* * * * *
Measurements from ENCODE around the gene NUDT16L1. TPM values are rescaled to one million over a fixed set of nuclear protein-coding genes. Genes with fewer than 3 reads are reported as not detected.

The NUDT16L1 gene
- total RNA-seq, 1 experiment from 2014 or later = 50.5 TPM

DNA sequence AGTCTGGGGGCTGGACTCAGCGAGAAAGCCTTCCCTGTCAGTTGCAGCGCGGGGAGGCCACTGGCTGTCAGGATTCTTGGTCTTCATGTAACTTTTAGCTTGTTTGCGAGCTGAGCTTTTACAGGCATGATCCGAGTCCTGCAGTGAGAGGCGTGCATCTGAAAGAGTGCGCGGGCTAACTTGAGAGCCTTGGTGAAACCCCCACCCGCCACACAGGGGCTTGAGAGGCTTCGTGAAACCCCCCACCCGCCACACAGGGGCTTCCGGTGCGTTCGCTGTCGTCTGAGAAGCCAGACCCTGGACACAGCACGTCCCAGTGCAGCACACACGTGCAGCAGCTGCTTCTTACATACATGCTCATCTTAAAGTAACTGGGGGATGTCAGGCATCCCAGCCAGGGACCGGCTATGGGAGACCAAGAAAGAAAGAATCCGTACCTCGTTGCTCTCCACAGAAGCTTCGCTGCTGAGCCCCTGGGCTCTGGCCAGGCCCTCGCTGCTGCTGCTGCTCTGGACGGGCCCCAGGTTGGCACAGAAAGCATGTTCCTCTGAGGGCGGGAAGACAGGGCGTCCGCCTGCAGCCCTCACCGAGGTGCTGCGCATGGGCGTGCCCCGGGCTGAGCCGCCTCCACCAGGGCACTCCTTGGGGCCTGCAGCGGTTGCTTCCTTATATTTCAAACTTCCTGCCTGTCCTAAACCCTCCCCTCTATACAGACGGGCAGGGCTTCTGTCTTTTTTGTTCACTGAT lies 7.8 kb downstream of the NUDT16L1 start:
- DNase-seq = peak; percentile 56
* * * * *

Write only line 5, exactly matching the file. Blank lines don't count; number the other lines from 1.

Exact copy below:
- DNase-seq = peak; percentile 56